Yet despite excellent facilities and tremendous support the club is beset by financial problems as was starkly laid out in a recent statement by the club’s board that questioned whether supporter ownership was, in fact, the right model to enable the club to compete effectively at this level of football. They expressed a desire to seek external investment instead; supporter ownership portrayed as something of a handicap that prevents them from competing with the likes of Salford City, Kidderminster Harriers and table topping AFC Fylde who only a couple of weeks before had splashed out a club record transfer fee, “a five figure sum”, on a highly rated player from Alfreton Town. In contrast, the board of Telford reckoned that their own club required a five figure sum, £50,000 to be precise, simply to get them through the next two months and launched a campaign, called “Back the Bucks”, to secure the future of the club.
So it was for this reason that, with both clubs already out of the FA Cup, the match against FC United was brought forward from February to October and it worked to some degree as the attendance of 1,706, including around four hundred away supporters, was their largest of the season so far, and bucket collections before and during the match raised around two and a half thousand pounds, a tremendous sum. On a day when supporters of Charlton Athletic and Coventry City marched together and briefly stopped their match by chucking hundreds of plastic pigs onto the pitch in protest at despised owners bleeding their clubs dry, it was a pity that some FC United supporters felt unable to show some comradely solidarity with a fellow supporter-owned club in difficulties.
But the “Telford’s going bust” song was merely one example of the idiocy on display that day. During the first half the same fans responded to a Telford fan banging a drum with a song about banging women. Of course, it can be brushed off by some as mere match day “banter” but, again, aren’t we meant to be better than this? Contrast it, for instance, with the experience of the two women from the Hummingbird Project who came to speak at the Course You Can Malcolm night in July and who, whilst thanking the club for its support, remarked on how much they had enjoyed the evening and how comfortable they had felt in a predominantly male environment. This is a football club that celebrates the role of women in football, the sort of FC United I want to be part of. Meanwhile most of the idiots chanting “Telford’s going bust” probably missed the tannoy announcement at half time thanking FC United fans for their contribution to the bucket collections as they were apparently in the concourse beneath the stand singing songs about the Pope and the IRA. Words fail me on that one.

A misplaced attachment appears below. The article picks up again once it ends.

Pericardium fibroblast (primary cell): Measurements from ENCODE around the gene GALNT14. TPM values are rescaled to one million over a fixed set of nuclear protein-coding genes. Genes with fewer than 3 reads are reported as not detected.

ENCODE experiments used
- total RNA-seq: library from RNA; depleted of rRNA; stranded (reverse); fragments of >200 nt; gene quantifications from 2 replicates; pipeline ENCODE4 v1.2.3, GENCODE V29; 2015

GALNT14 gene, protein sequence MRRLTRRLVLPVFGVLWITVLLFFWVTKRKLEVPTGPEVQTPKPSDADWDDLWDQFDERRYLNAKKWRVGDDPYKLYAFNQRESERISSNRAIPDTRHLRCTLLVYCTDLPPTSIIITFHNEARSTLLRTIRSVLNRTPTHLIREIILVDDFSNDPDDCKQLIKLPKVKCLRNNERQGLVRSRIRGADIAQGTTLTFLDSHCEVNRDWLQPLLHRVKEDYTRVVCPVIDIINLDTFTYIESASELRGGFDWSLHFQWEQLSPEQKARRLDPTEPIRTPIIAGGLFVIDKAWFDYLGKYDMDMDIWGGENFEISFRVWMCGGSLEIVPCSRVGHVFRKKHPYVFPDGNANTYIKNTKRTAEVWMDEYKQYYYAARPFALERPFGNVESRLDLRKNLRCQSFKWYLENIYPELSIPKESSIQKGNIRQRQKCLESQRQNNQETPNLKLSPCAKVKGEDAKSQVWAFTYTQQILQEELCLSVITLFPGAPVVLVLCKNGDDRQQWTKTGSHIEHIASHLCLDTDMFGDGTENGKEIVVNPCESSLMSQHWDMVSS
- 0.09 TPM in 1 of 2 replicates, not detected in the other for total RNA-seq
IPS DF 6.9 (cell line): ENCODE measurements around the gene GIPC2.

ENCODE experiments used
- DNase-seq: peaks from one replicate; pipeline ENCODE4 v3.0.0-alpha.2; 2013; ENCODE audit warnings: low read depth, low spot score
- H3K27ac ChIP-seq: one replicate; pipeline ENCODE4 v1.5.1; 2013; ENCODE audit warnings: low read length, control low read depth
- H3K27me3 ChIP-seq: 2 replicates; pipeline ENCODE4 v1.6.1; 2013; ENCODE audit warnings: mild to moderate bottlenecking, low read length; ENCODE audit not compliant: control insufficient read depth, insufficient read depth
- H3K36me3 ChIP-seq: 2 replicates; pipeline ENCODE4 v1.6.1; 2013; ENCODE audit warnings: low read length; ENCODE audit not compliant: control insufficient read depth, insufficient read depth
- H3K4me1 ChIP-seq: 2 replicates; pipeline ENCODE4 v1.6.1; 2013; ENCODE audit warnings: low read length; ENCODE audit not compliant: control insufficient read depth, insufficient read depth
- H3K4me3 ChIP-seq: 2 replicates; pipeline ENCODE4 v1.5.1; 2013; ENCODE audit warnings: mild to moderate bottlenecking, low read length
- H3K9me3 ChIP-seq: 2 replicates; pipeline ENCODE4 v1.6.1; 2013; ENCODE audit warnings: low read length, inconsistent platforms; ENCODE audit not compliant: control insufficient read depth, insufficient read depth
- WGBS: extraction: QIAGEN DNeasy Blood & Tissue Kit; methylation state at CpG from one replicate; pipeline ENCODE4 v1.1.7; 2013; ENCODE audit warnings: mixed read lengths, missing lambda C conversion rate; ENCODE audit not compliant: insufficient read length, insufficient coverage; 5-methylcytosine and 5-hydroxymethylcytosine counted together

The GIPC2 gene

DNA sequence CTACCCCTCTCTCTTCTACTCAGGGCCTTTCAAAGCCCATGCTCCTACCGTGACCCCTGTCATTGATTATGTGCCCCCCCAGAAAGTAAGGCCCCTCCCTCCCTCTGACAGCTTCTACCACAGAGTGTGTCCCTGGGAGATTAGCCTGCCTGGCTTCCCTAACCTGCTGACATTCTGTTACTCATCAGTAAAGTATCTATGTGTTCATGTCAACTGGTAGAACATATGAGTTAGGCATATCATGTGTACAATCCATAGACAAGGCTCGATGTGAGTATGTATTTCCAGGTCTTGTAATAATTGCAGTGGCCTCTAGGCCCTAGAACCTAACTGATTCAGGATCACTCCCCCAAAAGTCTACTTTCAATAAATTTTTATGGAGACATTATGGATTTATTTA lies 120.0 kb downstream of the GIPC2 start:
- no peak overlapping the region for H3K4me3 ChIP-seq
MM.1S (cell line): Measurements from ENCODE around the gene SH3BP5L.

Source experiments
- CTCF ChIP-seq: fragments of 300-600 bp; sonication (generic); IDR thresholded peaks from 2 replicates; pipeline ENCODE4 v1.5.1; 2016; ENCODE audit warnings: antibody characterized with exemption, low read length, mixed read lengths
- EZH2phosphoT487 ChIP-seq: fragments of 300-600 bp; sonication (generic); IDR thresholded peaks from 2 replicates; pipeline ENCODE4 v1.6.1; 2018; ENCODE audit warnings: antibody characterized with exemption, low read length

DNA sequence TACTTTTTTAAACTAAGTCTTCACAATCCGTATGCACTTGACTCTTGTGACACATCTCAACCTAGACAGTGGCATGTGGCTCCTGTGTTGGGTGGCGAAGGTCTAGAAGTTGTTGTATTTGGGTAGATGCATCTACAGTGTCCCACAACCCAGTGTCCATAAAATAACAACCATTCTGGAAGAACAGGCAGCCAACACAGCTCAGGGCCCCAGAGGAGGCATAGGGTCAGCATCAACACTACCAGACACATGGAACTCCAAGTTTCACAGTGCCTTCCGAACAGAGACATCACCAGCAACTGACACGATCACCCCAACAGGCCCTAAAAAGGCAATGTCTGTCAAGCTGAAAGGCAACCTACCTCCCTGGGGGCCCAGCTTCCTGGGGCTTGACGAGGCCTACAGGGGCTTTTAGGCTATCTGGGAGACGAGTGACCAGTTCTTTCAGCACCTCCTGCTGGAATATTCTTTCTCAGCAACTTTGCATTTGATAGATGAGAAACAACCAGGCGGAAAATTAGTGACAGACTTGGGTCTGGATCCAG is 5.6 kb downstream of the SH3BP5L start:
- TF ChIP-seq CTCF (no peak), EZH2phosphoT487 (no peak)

I’d like to say that the incidents at Telford were merely isolated occurrences but, let’s be honest, for the last year or so, there has been an accumulation of unpleasant incidents, particularly at away matches, often involving intimidation and abuse of fellow FC supporters and often characterised by bigotry, misogyny and fuckwittery that should have no place at this football club. Yes, taken as individual incidents they can be laughed off as banter, drunken frolics or as the actions of a tiny minority but when they happen time and time again over a longer period then it’s apparent that they are symptomatic of a wider malaise that must be addressed. The old board, to a large extent, chose to ignore the problem and let it fester. Maybe it’s partly a consequence, that we should have anticipated, of our move to an area of Manchester where 31 percent voted for Ukip in the 2015 local council elections (compared to 7% across the city as a whole)? Either way, the new board with their commitment to reasserting the principles on which the club was founded must tackle the problem before it’s too late.
As Telford debate their future as a supporter owned club there is much to look forward to at FC United with a new Chief Executive about to join and the club reasserting its founding principles under a progressive new board. But there is a considerable amount of work to be done too. Clearly we’re a very different supporter-owned beast to AFC Telford United but the gap between the haves and the have-nots in the National League North means that consolidating our position in this division for a few seasons would represent a notable achievement. Off the pitch the return of a matchday Course You Can Malcolm earlier in the month, at the invitation of the board, was a very welcome antidote to the increasing small mindedness of some of our supporters. But when decent Reds are talking about not attending matches for fear of abuse and intimidation then enough is enough.